Haddadin says, “With the price advantage and the design flexibility, aluminium is considered as one of the most preferred materials to be used in the curtain wall. Its lightweight and availability will reduce the overall cost of the building”. As a corrosion resistant, durable and recyclable material, aluminium wins over other materials. Moreover, it is easy to apply and a variety of finishes, types and colours, makes the aluminium a leading curtain wall material.
Selection of Cladding Material
According to Mykoniatis, the criteria for selection of cladding material is based on the design of the façade. Nowadays all the cladding material has high specs and the only limit is the imagination of the architect, he adds.
In addition to architectural aesthetics, building design, regulatory requirements, and all the other technical factors, it is important to consider a cost-effective material and its availability (for both the material itself and for skilled and experienced installers).
Moreover, the durability of the system, it’s compatibility with other cladding systems used in the same building and their maintenance requirements are also important factors to be considered in the design stage, explains Haddadin.
Factors Escalating the Performance of Façades
In Common’s view, the curtain wall has to be carefully studied during the design stage to take into consideration all of the performance criteria such as air and water tightness. The system must be designed to ensure that there is effective pressure equalisation and weatherproofing of the system. The façade must be Wind resistant and must be structurally sound which could be determined via calculations. While for the thermal and acoustic requirements, the combination of aluminium, glass, insulation, and other materials within the curtain wall must all be calculated together. All of the mentioned points can then be verified via thorough performance mock up testing to ensure that the curtain wall is fit for purpose.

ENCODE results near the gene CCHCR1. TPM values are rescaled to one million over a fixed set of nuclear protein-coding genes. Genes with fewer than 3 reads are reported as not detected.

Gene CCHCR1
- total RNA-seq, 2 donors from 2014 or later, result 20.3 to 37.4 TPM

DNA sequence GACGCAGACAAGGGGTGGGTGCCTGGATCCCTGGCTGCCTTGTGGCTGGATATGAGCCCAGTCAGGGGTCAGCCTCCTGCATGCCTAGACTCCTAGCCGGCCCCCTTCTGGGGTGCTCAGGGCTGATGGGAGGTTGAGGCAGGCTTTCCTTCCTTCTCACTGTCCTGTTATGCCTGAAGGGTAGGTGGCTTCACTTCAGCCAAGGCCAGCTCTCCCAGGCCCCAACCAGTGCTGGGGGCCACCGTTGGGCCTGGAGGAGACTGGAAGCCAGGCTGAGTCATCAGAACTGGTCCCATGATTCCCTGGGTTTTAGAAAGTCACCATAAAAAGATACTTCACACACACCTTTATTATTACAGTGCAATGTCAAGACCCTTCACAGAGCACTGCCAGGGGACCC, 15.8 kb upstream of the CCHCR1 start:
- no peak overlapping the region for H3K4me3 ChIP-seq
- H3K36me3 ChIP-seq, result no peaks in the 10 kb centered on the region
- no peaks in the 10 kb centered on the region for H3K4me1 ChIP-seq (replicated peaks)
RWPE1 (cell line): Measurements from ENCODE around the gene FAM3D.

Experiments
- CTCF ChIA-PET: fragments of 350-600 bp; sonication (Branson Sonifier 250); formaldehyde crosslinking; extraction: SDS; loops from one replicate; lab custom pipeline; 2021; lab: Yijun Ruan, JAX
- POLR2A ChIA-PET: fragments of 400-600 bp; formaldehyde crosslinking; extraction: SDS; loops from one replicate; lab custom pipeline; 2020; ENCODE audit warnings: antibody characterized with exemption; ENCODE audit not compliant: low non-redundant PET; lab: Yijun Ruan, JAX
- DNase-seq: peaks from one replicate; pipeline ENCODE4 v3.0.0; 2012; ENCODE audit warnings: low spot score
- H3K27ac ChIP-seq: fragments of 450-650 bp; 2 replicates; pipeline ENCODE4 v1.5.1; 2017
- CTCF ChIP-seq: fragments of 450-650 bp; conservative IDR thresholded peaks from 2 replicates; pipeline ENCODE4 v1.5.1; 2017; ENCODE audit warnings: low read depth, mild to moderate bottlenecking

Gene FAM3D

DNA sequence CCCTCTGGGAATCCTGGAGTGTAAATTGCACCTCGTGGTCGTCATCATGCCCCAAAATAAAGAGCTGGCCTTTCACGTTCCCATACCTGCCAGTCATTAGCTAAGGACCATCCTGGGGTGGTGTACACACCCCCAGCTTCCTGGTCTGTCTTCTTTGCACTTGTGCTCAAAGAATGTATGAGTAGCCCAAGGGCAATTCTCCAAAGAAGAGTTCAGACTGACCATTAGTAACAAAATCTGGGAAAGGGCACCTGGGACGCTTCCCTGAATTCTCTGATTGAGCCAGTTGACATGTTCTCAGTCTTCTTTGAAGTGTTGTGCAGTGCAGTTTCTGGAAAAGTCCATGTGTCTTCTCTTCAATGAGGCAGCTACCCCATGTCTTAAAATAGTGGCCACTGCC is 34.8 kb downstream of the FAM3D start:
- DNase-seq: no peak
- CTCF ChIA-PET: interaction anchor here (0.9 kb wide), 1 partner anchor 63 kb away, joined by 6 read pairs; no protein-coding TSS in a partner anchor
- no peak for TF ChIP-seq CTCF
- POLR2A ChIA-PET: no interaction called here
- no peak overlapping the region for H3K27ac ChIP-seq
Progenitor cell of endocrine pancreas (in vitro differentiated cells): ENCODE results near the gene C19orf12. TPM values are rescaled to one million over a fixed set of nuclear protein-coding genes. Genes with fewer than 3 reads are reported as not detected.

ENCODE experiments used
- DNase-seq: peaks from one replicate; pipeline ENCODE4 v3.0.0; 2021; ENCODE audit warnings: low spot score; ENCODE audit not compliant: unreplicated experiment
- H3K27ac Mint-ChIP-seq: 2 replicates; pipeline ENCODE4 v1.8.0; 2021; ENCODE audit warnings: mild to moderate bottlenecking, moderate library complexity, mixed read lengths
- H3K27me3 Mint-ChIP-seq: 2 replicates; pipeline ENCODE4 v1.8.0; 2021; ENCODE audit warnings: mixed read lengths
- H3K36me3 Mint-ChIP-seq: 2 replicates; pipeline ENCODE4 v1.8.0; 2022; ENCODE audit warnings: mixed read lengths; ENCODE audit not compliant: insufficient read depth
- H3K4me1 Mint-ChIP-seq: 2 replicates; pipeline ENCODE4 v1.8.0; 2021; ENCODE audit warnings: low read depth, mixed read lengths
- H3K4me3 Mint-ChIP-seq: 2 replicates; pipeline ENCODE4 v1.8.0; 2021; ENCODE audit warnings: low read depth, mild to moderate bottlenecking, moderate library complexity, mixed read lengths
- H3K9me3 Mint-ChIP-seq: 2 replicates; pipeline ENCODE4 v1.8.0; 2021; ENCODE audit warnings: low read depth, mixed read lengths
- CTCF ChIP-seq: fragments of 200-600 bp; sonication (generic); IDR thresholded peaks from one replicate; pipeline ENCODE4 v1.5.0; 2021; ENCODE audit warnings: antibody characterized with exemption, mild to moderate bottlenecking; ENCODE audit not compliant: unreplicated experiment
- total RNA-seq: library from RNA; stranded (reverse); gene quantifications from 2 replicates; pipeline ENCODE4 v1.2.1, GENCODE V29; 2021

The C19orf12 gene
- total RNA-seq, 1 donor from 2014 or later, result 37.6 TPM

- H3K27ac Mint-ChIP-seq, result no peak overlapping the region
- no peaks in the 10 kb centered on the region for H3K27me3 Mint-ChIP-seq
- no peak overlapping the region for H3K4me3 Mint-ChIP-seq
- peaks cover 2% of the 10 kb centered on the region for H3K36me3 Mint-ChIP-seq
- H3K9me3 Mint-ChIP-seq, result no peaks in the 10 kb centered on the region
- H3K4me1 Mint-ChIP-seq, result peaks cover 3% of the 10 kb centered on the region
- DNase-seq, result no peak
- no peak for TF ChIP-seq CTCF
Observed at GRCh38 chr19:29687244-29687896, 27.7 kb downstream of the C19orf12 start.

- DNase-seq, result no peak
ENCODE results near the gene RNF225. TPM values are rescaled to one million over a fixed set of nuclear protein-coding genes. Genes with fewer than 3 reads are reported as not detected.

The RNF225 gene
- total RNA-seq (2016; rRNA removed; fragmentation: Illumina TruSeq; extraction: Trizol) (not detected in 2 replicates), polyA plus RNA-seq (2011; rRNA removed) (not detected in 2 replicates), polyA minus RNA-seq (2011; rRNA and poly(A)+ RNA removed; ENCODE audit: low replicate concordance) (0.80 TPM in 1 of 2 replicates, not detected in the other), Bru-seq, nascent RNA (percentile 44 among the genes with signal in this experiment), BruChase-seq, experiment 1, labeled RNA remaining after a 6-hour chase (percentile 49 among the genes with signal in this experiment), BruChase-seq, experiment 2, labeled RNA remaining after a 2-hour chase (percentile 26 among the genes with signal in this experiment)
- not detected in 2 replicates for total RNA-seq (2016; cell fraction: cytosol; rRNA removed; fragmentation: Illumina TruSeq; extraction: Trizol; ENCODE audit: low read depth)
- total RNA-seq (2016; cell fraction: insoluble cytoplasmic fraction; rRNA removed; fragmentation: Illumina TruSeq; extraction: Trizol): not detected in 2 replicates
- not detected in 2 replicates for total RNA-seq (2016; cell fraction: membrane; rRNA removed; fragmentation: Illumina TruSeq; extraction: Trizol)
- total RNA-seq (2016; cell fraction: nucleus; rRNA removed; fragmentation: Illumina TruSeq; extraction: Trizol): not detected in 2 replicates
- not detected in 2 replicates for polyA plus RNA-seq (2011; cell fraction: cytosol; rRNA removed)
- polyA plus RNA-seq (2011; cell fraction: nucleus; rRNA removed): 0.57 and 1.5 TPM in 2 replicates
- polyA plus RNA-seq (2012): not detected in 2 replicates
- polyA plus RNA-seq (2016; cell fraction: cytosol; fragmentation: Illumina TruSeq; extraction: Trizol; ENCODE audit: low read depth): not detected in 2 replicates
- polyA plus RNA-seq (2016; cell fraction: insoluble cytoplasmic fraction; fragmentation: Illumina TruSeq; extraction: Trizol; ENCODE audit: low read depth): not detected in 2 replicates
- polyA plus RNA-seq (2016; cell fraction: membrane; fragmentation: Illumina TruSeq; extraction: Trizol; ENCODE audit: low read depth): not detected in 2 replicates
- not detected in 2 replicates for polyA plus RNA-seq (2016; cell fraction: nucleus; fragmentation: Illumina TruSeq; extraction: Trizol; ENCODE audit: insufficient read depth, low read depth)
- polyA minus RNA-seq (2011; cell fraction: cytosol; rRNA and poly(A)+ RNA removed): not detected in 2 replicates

Mykoniatis highlights few factors, which are needed to achieve good performance for a façade system. The factors include: designing of an efficient profile, correct water drainage system in order to achieve a good water penetration performance, efficient gaskets, and well-designed connector (connection between the column and the transom). He believes that the correct combination of these factors can provide better performance.
For Haddadin, high performance in the construction sector is determined by the energy efficiency during the operational stage. It depends on all the stages from design until the execution. The first step in the design stage is to understand the type of the building and it is functioning. The designer needs to study the building energy profile and determine the wall-to-window ratio while integrating the right sun shading devices if needed. Also, choosing the right material and façade system and all its components will have a great impact on the façade performance.